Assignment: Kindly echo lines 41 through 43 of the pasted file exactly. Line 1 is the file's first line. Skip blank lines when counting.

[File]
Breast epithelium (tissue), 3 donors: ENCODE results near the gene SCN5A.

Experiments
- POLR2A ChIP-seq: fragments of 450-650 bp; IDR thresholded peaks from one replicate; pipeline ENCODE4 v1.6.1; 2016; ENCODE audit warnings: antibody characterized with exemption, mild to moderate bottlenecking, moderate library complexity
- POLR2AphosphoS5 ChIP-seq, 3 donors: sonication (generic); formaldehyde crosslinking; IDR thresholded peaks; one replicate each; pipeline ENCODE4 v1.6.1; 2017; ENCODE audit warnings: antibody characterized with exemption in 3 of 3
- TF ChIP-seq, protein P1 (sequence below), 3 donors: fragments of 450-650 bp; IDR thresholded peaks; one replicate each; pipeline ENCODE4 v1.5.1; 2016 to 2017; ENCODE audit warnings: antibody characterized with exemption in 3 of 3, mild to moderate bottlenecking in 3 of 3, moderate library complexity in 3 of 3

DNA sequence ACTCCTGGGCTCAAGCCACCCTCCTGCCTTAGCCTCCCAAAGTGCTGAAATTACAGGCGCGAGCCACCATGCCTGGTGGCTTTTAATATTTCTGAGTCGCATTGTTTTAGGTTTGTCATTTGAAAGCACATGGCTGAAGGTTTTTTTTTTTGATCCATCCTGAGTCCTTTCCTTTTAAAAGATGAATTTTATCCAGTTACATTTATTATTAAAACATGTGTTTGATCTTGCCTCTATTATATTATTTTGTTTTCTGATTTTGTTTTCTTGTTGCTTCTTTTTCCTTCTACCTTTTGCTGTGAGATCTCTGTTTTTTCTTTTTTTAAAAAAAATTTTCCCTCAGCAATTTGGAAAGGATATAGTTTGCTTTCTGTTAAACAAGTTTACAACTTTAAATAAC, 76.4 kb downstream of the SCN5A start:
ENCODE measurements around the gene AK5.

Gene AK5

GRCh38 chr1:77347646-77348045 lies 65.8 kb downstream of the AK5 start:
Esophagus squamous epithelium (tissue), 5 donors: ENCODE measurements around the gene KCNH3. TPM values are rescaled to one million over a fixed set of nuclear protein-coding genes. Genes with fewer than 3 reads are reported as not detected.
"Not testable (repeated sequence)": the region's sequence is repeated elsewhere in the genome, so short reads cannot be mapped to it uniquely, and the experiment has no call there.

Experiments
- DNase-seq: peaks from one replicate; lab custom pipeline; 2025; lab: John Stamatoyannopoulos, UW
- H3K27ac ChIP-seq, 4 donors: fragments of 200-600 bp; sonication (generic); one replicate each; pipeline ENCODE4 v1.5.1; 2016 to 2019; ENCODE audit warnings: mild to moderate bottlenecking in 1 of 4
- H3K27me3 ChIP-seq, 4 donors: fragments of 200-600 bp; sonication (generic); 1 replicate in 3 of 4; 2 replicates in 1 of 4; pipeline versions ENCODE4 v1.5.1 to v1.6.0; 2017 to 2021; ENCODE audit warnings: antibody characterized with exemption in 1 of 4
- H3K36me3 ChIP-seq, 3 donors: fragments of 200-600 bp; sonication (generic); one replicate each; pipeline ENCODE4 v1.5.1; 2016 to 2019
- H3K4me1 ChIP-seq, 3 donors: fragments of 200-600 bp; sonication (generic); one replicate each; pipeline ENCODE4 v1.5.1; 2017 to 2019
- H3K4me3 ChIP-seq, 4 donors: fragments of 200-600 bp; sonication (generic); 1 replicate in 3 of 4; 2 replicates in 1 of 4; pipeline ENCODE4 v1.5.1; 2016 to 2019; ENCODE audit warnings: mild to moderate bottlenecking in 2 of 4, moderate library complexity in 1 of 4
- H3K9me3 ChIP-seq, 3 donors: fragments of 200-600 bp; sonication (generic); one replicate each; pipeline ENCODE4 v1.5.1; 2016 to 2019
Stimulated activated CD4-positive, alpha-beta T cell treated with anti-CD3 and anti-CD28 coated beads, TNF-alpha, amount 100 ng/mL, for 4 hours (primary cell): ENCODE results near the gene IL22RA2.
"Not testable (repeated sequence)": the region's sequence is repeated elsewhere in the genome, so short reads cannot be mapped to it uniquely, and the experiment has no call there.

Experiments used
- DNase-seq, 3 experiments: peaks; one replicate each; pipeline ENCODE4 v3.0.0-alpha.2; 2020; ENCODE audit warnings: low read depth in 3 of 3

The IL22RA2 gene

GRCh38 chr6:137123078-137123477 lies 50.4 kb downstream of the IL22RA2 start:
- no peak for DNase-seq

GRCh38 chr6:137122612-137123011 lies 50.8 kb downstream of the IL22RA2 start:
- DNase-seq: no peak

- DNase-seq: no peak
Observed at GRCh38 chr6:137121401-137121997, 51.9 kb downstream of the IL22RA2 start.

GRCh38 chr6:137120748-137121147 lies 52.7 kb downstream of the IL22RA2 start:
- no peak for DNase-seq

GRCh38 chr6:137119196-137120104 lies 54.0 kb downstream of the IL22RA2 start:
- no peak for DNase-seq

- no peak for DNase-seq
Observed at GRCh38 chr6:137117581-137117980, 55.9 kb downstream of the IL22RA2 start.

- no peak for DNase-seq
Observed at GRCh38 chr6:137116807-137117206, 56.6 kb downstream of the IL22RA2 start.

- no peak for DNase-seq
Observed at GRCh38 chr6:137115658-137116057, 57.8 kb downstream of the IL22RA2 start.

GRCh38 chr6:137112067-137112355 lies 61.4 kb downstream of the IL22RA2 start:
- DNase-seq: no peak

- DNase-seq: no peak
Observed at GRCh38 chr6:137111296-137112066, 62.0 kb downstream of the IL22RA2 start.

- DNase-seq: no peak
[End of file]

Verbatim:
GRCh38 chr6:137112067-137112355 lies 61.4 kb downstream of the IL22RA2 start:
- DNase-seq: no peak

- DNase-seq: no peak